Hudson Oliveira is an actor in New York City. He is in the film “Taxi Dance”, by director Kami Zargham, which was released a couple of months ago. I met Hudson back then and he gave me a very nice interview about the movie as well as his life in New York.

Hudson talks about "Taxi Dance".

Lucas Eller: Hello, Hudson. How are you doing?
Hudson Oliveira: Hi. Thanks for having me. It’s great.
L. E.: Well, thanks for being here. It’s really great. So, tell us a little bit about “Taxi Dance”.
H. O.: Taxi Dance is a movie about human trafficking…
L. E. (interrupsts Hudson): Human trafficking? All right…
H. O.: It’s a very serious subject…
L. E.: And you’re in it?
H. O. (laughs): Yeah. I’m sure it’s a very serious subject and people need to know, you know, everybody knows about human trafficking.
L. E.: Is it based on a real story?
H. O.: It is based on a real story. Actually, it’s so intense, there’s a lot of stories going on at the same time, so it’s not just one story, there are three stories that are linked together. For instance, I play a Mexican guy…
L. E.: You… you’re a Mexican guy in the movie!? Do you speak Spanish in the movie?
H. O.: Yes, I do. So, it’s very realistic. There are Russian characters who speak Russian…
L. E. (joking): Mexicans, Russians, human trafficking… of course, it’s very real.
H. O.: Seriously! They shot this movie in Russia, in LA, and in Mexico because of the border, and obviously in New York.
L. E.: You were in Los Angeles when this film was done?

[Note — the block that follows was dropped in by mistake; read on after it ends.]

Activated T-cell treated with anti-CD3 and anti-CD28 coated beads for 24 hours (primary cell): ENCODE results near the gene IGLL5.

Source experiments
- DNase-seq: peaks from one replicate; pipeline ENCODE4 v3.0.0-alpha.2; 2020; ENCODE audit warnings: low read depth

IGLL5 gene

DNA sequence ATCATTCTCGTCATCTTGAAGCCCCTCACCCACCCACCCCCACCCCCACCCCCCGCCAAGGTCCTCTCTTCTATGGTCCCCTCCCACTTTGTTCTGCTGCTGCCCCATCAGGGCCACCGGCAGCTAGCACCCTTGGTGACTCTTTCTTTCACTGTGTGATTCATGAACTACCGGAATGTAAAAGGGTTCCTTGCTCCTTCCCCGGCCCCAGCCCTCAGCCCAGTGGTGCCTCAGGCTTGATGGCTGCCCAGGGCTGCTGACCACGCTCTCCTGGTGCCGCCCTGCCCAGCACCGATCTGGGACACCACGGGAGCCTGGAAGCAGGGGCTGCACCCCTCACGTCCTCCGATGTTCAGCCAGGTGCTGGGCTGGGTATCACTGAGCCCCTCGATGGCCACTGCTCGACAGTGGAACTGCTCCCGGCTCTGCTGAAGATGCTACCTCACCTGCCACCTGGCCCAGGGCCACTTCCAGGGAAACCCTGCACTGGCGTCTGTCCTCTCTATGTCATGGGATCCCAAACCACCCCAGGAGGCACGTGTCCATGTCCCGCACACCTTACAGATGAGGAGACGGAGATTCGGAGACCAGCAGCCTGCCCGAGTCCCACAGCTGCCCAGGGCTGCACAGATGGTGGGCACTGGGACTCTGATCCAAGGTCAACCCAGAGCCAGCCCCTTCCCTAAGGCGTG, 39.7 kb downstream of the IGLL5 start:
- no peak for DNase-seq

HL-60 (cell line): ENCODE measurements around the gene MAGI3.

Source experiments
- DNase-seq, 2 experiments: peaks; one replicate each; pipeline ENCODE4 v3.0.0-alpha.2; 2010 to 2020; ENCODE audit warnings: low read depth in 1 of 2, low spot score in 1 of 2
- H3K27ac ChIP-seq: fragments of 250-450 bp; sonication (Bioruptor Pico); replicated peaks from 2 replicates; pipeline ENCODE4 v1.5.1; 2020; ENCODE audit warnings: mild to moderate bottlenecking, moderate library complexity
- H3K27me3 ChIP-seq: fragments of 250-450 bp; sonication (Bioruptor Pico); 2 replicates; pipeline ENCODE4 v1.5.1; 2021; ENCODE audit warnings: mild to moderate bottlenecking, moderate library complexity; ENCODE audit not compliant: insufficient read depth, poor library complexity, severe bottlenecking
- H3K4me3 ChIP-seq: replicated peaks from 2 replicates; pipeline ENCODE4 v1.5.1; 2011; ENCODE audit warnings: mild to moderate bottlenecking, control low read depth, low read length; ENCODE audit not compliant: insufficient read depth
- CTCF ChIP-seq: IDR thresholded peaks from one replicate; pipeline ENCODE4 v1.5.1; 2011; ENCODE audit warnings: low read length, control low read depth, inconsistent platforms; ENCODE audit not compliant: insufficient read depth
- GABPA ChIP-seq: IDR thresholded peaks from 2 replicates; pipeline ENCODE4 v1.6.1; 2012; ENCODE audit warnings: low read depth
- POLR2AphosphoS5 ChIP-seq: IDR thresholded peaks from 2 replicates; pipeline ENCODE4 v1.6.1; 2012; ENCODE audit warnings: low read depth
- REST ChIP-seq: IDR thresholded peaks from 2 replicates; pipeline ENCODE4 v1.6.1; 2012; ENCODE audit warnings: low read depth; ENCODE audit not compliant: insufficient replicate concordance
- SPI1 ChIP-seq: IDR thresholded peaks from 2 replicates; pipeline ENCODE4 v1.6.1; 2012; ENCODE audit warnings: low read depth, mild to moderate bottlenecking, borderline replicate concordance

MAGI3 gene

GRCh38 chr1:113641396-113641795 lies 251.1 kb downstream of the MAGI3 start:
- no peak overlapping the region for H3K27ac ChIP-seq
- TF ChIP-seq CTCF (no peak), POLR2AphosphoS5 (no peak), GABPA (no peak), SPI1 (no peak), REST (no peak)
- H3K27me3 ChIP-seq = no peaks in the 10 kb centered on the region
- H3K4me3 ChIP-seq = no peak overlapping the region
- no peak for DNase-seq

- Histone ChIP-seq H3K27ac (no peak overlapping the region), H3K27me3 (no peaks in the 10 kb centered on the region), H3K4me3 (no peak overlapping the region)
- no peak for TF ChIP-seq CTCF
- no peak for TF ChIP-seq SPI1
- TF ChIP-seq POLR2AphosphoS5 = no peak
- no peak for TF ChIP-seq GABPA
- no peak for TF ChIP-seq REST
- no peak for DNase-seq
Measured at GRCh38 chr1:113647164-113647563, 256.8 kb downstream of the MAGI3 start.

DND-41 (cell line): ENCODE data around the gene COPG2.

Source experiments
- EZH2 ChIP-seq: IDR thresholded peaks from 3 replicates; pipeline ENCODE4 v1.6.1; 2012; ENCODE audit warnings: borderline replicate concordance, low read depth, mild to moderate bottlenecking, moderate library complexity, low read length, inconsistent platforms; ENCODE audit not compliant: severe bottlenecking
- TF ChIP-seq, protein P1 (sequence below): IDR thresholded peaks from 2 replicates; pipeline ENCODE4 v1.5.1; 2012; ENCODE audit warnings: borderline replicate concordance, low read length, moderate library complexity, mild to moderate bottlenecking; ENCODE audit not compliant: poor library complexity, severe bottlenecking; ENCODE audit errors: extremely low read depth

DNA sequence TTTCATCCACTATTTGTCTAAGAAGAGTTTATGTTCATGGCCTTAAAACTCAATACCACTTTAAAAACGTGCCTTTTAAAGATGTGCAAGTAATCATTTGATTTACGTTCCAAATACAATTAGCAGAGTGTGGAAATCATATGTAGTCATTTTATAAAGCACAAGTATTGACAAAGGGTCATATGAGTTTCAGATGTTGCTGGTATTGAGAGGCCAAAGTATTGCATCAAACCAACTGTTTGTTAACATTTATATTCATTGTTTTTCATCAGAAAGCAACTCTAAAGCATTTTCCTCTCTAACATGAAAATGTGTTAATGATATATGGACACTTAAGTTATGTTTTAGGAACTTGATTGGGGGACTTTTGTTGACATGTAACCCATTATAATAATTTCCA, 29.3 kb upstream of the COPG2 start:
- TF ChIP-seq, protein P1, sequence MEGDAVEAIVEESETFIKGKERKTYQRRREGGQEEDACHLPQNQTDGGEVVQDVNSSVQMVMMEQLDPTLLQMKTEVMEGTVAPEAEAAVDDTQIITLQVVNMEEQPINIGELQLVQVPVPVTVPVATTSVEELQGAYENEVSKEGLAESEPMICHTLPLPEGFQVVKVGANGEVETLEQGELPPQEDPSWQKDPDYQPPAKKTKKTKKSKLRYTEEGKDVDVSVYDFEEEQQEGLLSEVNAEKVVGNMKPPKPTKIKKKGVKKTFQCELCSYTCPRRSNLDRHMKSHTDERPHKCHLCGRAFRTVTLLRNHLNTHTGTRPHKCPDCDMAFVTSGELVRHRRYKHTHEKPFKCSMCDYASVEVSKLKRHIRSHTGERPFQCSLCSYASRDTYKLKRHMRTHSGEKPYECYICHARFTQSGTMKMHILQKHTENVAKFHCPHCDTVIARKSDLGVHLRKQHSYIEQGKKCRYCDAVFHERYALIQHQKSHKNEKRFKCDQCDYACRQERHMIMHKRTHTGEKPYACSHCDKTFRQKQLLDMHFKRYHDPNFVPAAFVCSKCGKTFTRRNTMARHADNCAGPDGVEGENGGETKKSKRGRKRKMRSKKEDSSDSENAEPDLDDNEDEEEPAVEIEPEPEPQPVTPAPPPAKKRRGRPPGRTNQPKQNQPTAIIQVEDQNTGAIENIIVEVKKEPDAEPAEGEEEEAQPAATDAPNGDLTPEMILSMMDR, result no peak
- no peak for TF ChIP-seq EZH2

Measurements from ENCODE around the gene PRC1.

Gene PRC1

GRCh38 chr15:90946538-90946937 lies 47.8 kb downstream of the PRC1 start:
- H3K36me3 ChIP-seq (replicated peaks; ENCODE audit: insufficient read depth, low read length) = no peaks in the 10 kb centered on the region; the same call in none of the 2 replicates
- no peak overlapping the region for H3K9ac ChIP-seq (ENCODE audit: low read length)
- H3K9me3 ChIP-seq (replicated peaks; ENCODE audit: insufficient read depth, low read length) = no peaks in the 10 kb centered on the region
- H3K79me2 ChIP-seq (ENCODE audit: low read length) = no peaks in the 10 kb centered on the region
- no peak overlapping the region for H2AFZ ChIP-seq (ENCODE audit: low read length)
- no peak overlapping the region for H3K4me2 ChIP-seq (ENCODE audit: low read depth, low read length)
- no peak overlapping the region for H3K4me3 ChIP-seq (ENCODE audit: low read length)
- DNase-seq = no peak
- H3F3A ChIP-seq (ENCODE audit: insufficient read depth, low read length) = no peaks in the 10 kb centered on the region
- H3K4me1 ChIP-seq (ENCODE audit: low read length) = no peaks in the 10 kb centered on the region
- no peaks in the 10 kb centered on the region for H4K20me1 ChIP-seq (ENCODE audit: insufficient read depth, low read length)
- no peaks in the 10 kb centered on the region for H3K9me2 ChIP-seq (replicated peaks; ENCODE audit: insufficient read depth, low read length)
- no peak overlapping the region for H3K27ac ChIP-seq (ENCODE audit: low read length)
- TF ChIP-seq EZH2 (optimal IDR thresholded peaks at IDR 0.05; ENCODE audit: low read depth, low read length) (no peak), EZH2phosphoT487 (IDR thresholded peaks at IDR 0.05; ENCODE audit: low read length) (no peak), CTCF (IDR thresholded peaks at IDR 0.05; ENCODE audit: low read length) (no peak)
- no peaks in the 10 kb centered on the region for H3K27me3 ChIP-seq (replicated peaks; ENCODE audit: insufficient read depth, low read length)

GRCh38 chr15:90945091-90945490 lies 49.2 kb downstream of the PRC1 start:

H. O.: I was in Los Angeles when we shot because that was the place we did my scene, because I was a Mexican guy…
L. E.: … who entered California through the border?
H. O.: Yes, my character crossed the boarder and became a hero because of this girl.
L. E.: So, you’re a Mexican hero?
H. O.: I was a Mexican hero. This girl crosses the boarder and gets raped by a policeman, who was guarding the boarder. As you know, there are mean people everywhere. It’s not just because he was a police officer.
L. E.: I’ve met cops who are very nice people.
H. O.: Of course, of course. We’re talking about a movie. So, the girl is raped and is left by him in the desert, and I found her when she was unconscious, pretty much unconscious, and I took care of her.
L. E.: You didn’t rape her, did you?
H. O.: No, no, no, no… I was a good guy.
L. E.: Right. Heroes don’t rape.
H. O.: (Sigh) So, basically I saved her and we end up becoming good friends. I actually married her.
L. E.:You got married to her. That’s so interesting.

H. O.: And the funny thing is… she became a go-go dancer.

L. E.: You were married to a go-go dancer; good for you! Everybody would love to get married to a go-go dancer…

H. O.: She was very hot.

L. E.: …that’s my point.
H. O.: Yeah… but the whole story of the movie is very heavy, intense, dramatic. We actually won an award for best drama by the NY and LA independent film festival.
L. E.: Congratulations.
H. O.: People told me that my part is the only light and joyful part in the movie.
L. E.: Really?
H. O.: It’s the hero thing, it’s love saving the day. Everything else is pretty violent.
L. E.: Wow! And who’s the go-go dancer here? Maria … Where is she from?
H. O.: It’s actually Jennifer Dias, who lives in Los Angeles.
L. E.: I’d love to interview her. Jenniffer Dias, if you’re reading this, please email me know and I’ll be happy to inverview you.
Hudson Oliveira laughs.
L. E.: Tell me a bit about the director Zargham Kami.
H. O.: Basically, Kami is a very famous photographer, he started his career as a photographer, and he understands a lot about image, and then he decided to direct movies.
L. E.: That’s great, because he decided to turn still photography into motion.
H. O.: And he did very well.
L. E.: He sure did, it is a very intense story and good movie.
H. O.: I do agree with that.
L. E.: Thanks for giving me this interview, Hudson. You’re very lovely.
H. O.: My pleasure, Lucas. You’re very welcome.